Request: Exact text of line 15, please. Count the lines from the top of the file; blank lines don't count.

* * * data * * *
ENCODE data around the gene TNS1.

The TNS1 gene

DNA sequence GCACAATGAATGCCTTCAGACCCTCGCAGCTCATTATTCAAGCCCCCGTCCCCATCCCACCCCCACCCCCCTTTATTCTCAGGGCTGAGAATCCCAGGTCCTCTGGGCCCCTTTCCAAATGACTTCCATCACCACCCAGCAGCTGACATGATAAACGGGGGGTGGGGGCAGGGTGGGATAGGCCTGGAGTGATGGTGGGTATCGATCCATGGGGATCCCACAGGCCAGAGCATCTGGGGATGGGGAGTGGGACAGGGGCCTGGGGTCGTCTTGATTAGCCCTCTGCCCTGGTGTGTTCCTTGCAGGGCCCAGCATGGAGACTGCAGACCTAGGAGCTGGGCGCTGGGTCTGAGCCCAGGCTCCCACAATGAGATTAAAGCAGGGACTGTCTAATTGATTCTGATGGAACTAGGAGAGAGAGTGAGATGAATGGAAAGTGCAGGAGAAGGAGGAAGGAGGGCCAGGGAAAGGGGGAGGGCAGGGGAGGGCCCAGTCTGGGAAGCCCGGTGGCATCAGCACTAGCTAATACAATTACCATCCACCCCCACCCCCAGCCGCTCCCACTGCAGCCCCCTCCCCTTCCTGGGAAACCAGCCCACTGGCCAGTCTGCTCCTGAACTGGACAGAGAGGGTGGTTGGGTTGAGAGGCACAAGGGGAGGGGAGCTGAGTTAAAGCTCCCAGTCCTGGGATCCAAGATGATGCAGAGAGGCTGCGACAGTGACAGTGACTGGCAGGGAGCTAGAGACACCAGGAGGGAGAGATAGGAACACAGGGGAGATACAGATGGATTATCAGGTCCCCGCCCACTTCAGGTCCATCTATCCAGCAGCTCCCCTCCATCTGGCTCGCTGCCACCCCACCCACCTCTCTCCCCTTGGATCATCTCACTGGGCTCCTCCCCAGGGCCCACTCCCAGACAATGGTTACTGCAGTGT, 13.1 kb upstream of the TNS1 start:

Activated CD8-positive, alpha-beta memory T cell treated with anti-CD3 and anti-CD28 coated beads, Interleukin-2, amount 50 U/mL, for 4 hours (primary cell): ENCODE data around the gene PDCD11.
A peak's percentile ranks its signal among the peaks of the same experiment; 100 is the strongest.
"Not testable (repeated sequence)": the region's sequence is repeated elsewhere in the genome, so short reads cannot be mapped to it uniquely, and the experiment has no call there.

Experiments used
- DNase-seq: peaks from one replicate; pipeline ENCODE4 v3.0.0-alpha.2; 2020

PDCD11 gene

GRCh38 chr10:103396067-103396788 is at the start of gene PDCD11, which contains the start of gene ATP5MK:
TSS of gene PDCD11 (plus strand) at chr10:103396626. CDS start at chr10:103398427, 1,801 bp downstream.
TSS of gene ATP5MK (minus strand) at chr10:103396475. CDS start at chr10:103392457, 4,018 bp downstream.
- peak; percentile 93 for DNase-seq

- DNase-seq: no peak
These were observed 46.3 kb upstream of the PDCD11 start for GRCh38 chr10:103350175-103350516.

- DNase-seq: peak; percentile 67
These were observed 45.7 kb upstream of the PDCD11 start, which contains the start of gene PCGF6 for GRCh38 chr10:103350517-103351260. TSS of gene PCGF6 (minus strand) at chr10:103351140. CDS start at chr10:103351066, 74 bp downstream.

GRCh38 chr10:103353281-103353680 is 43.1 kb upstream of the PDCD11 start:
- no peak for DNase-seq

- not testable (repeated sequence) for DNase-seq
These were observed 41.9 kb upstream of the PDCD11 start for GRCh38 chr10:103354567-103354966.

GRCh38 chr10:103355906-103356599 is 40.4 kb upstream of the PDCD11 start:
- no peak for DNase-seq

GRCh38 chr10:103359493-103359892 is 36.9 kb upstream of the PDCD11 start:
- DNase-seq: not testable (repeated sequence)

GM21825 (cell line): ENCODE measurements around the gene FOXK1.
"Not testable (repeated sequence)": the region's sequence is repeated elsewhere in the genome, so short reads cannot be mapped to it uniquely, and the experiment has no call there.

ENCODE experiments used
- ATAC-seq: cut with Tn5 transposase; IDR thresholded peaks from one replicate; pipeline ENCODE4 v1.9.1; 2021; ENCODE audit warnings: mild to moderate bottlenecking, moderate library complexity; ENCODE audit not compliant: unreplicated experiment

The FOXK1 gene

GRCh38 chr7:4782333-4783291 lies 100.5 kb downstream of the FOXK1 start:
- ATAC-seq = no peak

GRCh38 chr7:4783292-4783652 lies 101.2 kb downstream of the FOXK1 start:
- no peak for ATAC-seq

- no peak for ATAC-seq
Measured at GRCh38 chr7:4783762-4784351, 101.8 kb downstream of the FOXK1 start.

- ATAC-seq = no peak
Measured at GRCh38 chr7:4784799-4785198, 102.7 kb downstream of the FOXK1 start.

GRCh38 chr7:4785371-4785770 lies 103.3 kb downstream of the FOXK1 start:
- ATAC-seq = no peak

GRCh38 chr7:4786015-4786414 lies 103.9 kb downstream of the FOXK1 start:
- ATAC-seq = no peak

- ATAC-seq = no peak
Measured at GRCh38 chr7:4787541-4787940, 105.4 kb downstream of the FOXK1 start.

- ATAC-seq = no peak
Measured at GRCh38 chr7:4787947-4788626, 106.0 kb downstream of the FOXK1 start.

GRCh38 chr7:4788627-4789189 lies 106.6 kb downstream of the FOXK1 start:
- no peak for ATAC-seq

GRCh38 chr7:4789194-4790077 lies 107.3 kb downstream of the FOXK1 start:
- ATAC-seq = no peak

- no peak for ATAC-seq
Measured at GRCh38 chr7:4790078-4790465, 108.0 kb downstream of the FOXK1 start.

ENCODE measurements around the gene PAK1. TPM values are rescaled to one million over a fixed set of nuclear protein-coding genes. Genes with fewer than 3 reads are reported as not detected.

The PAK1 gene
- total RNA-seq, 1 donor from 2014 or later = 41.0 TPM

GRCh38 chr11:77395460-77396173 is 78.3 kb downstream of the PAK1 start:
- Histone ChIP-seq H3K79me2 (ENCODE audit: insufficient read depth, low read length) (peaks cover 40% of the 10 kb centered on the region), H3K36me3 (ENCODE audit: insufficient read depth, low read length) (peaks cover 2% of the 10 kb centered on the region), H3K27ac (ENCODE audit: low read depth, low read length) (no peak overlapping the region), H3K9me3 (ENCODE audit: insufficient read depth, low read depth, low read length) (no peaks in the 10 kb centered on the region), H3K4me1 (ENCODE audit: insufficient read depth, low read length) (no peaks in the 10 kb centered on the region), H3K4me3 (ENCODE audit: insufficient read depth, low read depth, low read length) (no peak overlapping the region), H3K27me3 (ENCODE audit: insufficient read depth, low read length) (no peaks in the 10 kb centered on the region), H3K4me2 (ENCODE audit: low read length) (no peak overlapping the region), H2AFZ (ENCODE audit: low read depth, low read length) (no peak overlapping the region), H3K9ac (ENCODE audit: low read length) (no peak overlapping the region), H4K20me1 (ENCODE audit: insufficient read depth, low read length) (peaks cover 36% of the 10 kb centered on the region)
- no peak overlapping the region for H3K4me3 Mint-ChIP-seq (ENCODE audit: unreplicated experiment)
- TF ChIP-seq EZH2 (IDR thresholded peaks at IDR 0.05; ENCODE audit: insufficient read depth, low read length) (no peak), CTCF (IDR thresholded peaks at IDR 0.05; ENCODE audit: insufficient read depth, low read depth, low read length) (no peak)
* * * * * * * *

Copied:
These were observed 46.3 kb upstream of the PDCD11 start for GRCh38 chr10:103350175-103350516.